I've been an EE for over 30 years... based on the incredible number of company/recruiter requests for an interview over the past few years, it seems as if there are many more very high-end EE jobs than very experienced EEs. This might not mean that we aren't losing high-end jobs, but that we're losing high-end EEs at an even faster rate to retirement or management roles.
Freshly Exhumed writes "An endorsement from Oprah Winfrey. A film deal from Steven Spielberg. A debut at the top of The New York Times bestsellers list. These are the things every author craves most, and while the first two require the favor of a benevolent God, the third can be had by anyone with the ability to write a check — a pretty big one to ResultSource, a San Diego-based marketing consultancy
...in what Forbes says is essentially a laundering operation aimed at deceiving the book-buying public into believing a title is more in-demand than it is. Soren Kaplan, a business consultant and speaker, hired ResultSource to promote his book “Leapfrogging.” Responding to the WSJ article on his website, Kaplan breaks out the economics of making the list.“It’s no wonder few people in the industry want to talk about bestseller campaigns,” he writes “Put bluntly, they allow people with enough money, contacts, and know-how to buy their way onto bestseller lists.”"
"Display bookmark sidebar."
Another Chrome version, another failure to provide an option for a persistent bookmark sidebar/pane. Sigh.
Does Chrome offer the option of a persistent bookmark sidebar/pane yet? Until it does, FF4 wins.
If you are depriving someone else of their right to choose to be a patron of an online -or- brick/mortar store by a DoS, it's not a righteous protest any more.
Digital terrorism doesn't seem like a particularly effective way to sell a point of view.
Have they figured out yet that many users want a bookmark sidebar/pane as an available choice?
pickens writes "Erik Hayden writes in the Atlantic that children will see endearing portraits of Chewbacca rendered in the style of "Winnie-the-Pooh" in the book of drawings "Wookie the Chew," a tribute to the combined genius of George Lucas, A.A.Milne and E.H.Sheppard, by artist James Hance released on September 1st. Samples from the book are available at Hance's web site. Hance bases his right to parody Winnie-the-Pooh on Fair Use as parody under which certain uses of copyrighted works, which would otherwise be considered infringing, are permissible. Interestingly enough, the rights to the original Winnie-the-Pooh were the subject of an 18-year feud in which Walt Disney corporation fought off a challenge to its ownership of the rights ending in 2009 when a judge in Los Angeles struck out a claim against Disney lodged by the family of Stephen Slesinger, a comic book pioneer who bought the copyright to Pooh in 1930 from the bear's British creator, A.A. Milne. Stories of Pooh's adventures were originally created by Milne in the 1920s, based on a toy bear owned by the author's son, Christopher Robin."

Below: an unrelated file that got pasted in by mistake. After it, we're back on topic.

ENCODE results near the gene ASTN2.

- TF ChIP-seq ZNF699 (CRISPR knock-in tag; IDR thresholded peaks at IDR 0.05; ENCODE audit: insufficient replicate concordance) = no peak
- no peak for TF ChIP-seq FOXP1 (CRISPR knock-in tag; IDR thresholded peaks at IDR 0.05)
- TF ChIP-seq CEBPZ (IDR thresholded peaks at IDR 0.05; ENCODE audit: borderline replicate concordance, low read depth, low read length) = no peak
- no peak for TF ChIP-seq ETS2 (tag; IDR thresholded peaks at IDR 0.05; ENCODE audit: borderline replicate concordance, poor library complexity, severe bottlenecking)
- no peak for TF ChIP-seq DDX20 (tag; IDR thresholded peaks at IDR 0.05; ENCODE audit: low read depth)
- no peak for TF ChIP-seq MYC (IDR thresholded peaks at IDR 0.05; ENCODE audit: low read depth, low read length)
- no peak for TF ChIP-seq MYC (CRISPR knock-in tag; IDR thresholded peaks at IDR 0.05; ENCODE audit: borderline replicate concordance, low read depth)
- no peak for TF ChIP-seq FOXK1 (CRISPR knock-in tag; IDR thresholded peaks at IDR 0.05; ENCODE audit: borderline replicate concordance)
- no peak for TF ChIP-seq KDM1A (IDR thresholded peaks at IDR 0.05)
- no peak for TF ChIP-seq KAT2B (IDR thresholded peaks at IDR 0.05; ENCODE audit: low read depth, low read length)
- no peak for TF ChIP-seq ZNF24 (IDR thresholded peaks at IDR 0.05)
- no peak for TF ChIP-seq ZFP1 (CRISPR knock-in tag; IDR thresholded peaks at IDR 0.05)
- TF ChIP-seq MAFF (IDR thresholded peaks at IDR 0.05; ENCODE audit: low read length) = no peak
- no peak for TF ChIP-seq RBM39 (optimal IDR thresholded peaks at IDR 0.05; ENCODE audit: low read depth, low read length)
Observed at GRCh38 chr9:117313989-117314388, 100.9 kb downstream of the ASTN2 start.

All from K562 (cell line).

They should have left these ineffective "spies" in place - now they may be replaced with competent ones.
SubComdTaco passes along news of researchers in the US who have trapped a rainbow in a tapering waveguide. The research is described (PDF) on the arXiv. "In 2007, Ortwin Hess of the University of Surrey in Guildford, UK, and colleagues proposed a technique to trap light inside a tapering waveguide [made of metamaterials]... The idea is that as the waveguide tapers, the components of the light are made to stop in turn at ever narrower points. That's because any given component of the light cannot pass through an opening that's smaller than its wavelength. This leads to a 'trapped rainbow.' ... Now Vera Smolyaninova of Towson University in Baltimore, Maryland, and colleagues have used a convex lens to create the tapered waveguide and trap a rainbow of light. They coated one side of a 4.5-mm-diameter lens with a gold film..., and laid the lens — gold-side down — on a flat glass slide which was also coated with film of gold. Viewed side-on, the space between the curved lens and the flat slide was a layer of air that narrowed to zero thickness where the lens touched the slide — essentially a tapered waveguide. When they shone a multi-wavelength laser beam at the... gilded waveguide, a trapped rainbow formed inside. This could be seen as a series of colored rings when the lens was viewed from above with a microscope: the visible light leaked through the thin gold film."
2K Games has revealed information about the multiplayer portion of BioShock 2, which will be developed by Digital Extremes. Multiplayer will be a prequel story that takes place prior to Rapture's fall, where "players assume the role of a Plasmid test subject for Sinclair Solutions, a premier provider of Plasmids and Tonics in the underwater city of Rapture that was first explored in the original BioShock." The press release says players will gain experience points which they can spend to gain access to "new Weapons, Plasmids and Tonics that can be used to create hundreds of different combinations, allowing players to develop a unique character that caters to their playing style." It will also expand on the BioShock story.
mr_sifter writes "Three years ago, celebrity gamers such as Fatal1ty were bagging millions in prizes, and TV channels were queuing up to broadcast games on TV. Professional gaming looked set for the big time. It never happened, and in the current economic crisis, sponsors and media organizations are cutting costs, resulting in the closure of many pro gaming competitions (as we recently discussed) and a down-scaling in prize money. This feature looks at whether pro gaming can bounce back, and whether it will always be a PC sport, or if pro gaming on consoles is the future."
The lower refresh rate of LCD's is a big plus? How?